ON THE AVENUES: His nose knows tolls and polls (2010).
A weekly column by Roger A. Baylor.
Let’s turn back that forever unforgiving stuck-in-the-70s New Albany alarm clock to October 21, 2010, and the following essay from the time of my employment (yes, they actually paid a few farthings) as pre-merger New Albany Tribune columnist. It has never appeared here previously.
Surveying the 2010 bridge tolling contestants, we see that Dalby, Price, Garry, Daniels and Grooms have long since swapped jobs, the latter now afflicting us with Chamber of Commerce envy in his second term as state senator, but either Chuck Freiberger or Jeff Gahan is going to take care of this in 2018 — right?
Kerry Stemler, prime architect of the approaching bridge toll regime, remains in place as a well-groomed, obsequious and venerated regional figure of the country club set. His toll fetish is about to come to glorious fruition, but before this happens there’ll be another potentially momentous event.
As readers already know, I’m a member of the current Leadership Southern Indiana class, and on the 19th is Economy & Commercial Enterprise Day. In the morning, we’ll be touring the Port of Indiana, and one of our guides will be none other than Stemler, the gray eminence himself.
I’m giddy. Positively giddy. Now, back to the future, yet again.
His nose knows tolls and polls.
October 21, 2010
Doublethink: A simultaneous belief in two contradictory ideas (Orwell).
— Merriam Webster Dictionary
One Southern Indiana’s well-tailored chairman, Michael Dalby, stood before New Albany’s city council, a fractious and generally dysfunctional entity, one nonetheless transformed for the occasion into a veritable firing line of incisive questioning.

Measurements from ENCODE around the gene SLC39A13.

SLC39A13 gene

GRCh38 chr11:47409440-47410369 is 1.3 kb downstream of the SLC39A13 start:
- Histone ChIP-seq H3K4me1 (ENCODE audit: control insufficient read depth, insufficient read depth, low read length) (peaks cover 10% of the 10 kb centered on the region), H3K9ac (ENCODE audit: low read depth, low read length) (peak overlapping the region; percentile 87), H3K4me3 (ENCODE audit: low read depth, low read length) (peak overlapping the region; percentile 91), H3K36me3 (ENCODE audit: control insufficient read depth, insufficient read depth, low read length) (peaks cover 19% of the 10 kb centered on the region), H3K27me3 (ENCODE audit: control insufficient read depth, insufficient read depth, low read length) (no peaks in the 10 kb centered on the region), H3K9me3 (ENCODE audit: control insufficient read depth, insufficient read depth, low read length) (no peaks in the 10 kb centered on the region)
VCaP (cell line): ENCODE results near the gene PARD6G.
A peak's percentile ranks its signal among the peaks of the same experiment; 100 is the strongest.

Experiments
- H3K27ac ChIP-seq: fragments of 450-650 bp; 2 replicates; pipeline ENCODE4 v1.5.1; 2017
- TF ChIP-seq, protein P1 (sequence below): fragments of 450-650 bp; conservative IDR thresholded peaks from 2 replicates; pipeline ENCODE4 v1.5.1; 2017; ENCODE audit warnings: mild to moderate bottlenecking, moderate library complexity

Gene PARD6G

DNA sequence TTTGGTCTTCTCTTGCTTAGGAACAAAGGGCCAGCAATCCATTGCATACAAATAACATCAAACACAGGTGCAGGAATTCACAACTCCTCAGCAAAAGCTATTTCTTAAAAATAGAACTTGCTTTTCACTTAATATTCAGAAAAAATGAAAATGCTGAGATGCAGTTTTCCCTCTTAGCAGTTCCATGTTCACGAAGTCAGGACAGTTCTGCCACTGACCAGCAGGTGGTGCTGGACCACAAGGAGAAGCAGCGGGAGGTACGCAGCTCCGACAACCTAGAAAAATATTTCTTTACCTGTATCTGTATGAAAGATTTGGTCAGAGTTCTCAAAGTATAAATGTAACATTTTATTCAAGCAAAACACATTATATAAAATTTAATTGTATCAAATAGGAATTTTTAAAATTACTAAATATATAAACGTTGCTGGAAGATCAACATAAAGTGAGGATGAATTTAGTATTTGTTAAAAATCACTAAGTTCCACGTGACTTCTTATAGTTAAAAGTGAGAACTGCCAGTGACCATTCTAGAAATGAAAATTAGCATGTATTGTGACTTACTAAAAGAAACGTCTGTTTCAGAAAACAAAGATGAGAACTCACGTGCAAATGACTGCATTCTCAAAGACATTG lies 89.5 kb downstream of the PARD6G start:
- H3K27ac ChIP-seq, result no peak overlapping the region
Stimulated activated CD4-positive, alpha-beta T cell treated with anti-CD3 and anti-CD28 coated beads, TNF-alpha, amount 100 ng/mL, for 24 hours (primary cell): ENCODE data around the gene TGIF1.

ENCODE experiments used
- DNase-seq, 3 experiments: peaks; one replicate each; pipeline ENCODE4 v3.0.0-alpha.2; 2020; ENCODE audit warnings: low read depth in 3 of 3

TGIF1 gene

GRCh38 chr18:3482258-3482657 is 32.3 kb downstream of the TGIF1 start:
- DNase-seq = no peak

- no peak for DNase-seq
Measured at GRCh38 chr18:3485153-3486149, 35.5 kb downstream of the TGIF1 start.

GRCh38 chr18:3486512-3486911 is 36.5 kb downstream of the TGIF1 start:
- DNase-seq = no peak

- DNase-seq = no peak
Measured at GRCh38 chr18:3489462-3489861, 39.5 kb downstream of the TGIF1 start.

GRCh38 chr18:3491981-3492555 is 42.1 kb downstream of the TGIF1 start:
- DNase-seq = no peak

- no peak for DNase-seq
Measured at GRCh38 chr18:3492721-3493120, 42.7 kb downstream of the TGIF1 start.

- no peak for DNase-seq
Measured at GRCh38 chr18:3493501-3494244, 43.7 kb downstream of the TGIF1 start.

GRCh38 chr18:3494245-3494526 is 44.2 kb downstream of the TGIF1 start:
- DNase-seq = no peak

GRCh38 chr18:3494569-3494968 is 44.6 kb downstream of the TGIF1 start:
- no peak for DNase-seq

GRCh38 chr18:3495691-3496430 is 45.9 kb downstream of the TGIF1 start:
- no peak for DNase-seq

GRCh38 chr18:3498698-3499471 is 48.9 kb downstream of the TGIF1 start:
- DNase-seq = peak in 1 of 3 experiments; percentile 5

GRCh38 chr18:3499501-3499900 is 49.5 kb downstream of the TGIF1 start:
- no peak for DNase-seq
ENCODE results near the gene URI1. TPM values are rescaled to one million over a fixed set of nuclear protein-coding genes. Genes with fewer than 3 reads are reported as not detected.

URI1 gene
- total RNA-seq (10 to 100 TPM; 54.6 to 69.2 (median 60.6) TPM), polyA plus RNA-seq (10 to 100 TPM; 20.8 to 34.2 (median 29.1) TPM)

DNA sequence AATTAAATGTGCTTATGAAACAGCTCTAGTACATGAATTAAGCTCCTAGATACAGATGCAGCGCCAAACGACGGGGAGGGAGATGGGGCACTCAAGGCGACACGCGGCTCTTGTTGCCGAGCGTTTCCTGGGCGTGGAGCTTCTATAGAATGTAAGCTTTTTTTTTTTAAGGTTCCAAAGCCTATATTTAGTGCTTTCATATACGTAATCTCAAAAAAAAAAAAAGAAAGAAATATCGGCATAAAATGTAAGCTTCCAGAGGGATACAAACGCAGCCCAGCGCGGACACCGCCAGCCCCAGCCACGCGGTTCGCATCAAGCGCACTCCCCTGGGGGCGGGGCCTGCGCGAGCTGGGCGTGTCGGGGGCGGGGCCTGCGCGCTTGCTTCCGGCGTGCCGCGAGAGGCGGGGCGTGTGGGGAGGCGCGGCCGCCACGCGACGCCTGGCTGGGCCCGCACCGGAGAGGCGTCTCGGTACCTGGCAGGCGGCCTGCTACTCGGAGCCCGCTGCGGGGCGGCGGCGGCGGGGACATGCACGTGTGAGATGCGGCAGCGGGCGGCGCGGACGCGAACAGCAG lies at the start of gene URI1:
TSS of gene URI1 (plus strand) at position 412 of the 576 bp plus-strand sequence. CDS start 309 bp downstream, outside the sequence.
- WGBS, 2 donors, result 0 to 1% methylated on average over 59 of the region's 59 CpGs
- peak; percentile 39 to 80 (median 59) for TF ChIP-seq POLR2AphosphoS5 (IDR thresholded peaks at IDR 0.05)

Huh? Evidently I’d missed a turn near Albuquerque.
At stake was payment to 1Si for vague economic development “services” previously rendered, for which Dalby advanced colorfully apocryphal claims, none accompanied by the slightest documentation, to the overall effect that without 1Si, New Albanians would be living in yurts on the Mongolian steppe, subsisting on fermented mare’s milk and, for entertainment, watching beetles copulate.
Eventually Steve Price zeroed in, embracing the campaign issue that seemingly came from nowhere this summer, but really didn’t, and asked (I’m paraphrasing): How can the current council financially support an organization that advocates tolling existing bridges to pay for the colossal Ohio River Bridges Project?
A well-rehearsed Dalby did not hesitate.
“We are not in favor of tolls. Nobody is in favor of tolls. That’s not something we want to see happen.”
A tremor ominously rumbled in all directions, and half a world away, a game of yak polo halted abruptly as the riders reached for their furiously stuttering BS Meters.
Back here in New Albany, after a hyper-kinetic bout of Duck Duck Goose, our council members approved a reduced stipend for 1Si and sent Dalby back to his executive suite. If I were Kay Garry, I’d stop payment on the check.
I say this because Dalby’s miraculous election eve conversion to tender, merciful concern for the pocketbooks of Southern Indiana plebeians doesn’t just strain one’s credulity.
It splits, breaks, smashes, mangles, incinerates, lacerates and spits in the very eye of credulity. Let’s avoid that other nasty “L” word, and say merely that Liberties with the truth are being taken. As such, kindly permit me to provide the sort of forensic evidence generally lacking when 1Si’s dampened palm comes at you, outstretched.